In this context, it is especially vital for Korea to pay attention to the rise of the Indian diaspora in the United States and beyond. They are a force to be reckoned with in the global market. Unlike the state-driven development models of East Asia, India has pursued a market-driven policy since liberalizing its economy in 1991. The country’s overseas diaspora also plays a unique role in catalyzing economic growth. Korea should learn from the successes of India’s diaspora and build closer ties with such networks.
The Rise of Japan, China, and India
Japan was the undisputed leader of the Asia-Pacific in the 1980s, and China has taken on this mantle since the dawn of the 21st century. As China closes its doors amidst its intensifying strategic competition with the United States, India is emerging as the new regional leader. A close examination of the rise of these three countries reveals crucial differences. The contributions of the overseas diaspora to economic development, as noted above, are a distinguishing factor.
Let us begin with Japan. Relying on a well-educated workforce and meticulous training within companies, Japan built upon proprietary technology from the West to achieve incremental innovation. Sony’s worldwide success in consumer electronics, for example, can be attributed to sophisticated engineering and attention to detail in product design, not to significant advancements in the underlying technologies. Furthermore, Japan took great advantage of short-term overseas training programs to learn and utilize advanced technologies to further its own economy. This strategy enabled Japan to increase its economic heft without suffering a “brain drain,” to the point of challenging U.S. dominance over the global economy in the 1980s. There were, however, disputes with the United States over intellectual property rights (IPR).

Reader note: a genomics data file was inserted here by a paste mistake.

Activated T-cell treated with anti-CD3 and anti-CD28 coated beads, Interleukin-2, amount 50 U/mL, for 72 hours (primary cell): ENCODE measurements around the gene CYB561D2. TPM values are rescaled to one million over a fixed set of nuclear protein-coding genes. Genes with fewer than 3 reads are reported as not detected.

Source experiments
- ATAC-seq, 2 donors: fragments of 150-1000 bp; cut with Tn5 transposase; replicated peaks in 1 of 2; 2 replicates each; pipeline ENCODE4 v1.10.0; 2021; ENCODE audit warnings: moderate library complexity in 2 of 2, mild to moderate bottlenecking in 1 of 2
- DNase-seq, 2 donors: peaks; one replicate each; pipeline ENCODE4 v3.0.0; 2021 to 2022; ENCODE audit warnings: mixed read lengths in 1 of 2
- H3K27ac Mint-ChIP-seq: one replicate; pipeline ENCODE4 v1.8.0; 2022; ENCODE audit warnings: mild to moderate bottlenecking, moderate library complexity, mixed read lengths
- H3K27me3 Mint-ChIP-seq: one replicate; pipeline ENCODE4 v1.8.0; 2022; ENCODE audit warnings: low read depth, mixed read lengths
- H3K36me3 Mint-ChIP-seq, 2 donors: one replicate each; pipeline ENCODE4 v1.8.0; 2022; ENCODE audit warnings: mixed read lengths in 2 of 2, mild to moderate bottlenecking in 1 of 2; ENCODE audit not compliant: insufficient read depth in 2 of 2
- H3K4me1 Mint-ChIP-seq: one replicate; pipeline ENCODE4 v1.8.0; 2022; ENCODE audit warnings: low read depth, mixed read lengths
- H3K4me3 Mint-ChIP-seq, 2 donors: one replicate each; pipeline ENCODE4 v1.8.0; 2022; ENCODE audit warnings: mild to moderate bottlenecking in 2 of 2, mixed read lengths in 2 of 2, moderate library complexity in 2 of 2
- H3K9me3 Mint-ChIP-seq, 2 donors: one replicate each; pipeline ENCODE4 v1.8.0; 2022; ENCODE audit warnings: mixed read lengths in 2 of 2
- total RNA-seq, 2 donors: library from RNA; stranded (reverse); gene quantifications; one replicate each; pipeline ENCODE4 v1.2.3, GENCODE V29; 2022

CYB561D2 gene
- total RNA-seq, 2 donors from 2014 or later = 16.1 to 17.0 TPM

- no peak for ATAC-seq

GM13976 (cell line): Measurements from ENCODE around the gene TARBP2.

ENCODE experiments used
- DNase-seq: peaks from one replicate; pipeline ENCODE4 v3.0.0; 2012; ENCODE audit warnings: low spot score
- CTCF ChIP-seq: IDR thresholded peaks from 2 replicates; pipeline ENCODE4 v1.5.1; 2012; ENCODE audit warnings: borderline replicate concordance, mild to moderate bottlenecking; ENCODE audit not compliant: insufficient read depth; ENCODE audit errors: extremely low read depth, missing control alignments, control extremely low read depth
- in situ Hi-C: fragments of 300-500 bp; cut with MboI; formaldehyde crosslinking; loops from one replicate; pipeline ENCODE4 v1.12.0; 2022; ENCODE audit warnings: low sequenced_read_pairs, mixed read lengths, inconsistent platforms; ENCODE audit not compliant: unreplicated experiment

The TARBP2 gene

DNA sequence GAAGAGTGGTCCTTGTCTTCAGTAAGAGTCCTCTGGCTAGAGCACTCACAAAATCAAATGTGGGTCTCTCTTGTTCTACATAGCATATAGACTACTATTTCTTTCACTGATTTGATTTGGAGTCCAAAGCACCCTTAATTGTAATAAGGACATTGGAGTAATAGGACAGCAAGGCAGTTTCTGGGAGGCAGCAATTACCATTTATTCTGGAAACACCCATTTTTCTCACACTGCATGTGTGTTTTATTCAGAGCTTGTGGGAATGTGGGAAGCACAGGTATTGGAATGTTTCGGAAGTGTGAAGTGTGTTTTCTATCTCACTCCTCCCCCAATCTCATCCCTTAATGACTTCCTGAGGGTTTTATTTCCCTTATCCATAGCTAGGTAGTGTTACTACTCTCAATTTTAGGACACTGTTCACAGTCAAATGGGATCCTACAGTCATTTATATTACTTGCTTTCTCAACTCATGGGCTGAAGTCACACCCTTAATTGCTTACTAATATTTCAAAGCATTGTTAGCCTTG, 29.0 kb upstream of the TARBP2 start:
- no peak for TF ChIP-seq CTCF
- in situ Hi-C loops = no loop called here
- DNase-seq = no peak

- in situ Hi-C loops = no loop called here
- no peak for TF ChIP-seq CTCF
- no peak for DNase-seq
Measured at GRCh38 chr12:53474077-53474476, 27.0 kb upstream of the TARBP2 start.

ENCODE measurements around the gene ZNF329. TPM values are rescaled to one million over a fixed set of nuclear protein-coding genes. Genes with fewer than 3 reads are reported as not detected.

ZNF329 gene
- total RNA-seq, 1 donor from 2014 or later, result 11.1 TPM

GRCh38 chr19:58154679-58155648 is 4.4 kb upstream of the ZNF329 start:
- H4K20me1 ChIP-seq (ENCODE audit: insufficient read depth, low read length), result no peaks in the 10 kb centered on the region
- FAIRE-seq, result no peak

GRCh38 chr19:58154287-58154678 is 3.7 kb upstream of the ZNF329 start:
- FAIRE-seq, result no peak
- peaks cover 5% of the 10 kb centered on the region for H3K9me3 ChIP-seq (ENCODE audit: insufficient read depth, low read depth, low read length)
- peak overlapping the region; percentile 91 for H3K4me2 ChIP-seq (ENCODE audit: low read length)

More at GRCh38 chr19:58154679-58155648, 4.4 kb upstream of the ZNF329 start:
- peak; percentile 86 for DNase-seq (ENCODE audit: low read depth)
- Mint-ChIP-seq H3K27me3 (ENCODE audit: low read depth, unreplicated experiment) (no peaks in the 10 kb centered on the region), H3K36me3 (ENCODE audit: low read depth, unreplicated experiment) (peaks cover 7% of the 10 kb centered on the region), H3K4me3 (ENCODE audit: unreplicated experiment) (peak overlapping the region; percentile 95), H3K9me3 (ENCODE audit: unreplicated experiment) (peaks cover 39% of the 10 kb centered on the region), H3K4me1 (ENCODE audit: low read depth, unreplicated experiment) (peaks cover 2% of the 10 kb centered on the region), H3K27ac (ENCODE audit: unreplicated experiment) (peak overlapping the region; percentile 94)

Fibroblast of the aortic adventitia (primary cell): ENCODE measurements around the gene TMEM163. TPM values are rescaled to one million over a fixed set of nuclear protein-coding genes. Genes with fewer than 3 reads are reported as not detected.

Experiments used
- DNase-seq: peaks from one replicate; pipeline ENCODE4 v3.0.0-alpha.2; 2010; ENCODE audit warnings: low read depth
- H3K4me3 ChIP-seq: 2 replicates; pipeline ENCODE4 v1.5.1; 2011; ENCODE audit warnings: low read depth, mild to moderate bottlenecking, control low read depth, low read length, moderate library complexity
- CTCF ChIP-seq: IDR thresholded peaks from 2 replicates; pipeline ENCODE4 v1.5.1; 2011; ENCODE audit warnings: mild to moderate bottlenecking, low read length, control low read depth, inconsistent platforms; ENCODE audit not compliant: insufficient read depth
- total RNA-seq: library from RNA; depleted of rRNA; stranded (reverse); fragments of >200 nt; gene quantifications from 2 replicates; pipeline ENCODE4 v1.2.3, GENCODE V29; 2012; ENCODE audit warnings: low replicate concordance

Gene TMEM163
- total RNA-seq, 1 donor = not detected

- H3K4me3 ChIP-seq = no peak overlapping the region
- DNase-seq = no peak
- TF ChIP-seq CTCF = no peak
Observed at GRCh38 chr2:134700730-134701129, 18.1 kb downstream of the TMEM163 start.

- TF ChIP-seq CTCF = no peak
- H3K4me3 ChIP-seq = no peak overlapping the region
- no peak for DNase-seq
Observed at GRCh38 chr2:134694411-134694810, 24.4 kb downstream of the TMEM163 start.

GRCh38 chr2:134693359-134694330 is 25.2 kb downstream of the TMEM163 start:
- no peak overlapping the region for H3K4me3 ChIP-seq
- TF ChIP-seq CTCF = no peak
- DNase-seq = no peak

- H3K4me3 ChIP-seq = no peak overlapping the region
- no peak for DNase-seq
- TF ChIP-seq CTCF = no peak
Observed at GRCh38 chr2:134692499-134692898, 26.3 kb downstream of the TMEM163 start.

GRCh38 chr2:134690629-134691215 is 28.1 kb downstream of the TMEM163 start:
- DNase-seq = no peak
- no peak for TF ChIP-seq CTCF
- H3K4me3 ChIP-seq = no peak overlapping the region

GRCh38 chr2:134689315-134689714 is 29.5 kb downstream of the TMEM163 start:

Throughout this process, Japan’s diaspora did not play a visible role. Many Japanese abroad had already assimilated into their countries of residence, and the few that contributed only provided low-skilled labor. Japanese Americans, for example, have largely assimilated into American society despite the traumatic experience of forced internment during World War II. Contact with their home country was fairly limited. Some Japanese immigrants who settled in South America later returned to Japan, but most of these returnees were low-skilled laborers. After experiencing hardships and discrimination, however, they went back to South America once again after the 2008 global financial crisis.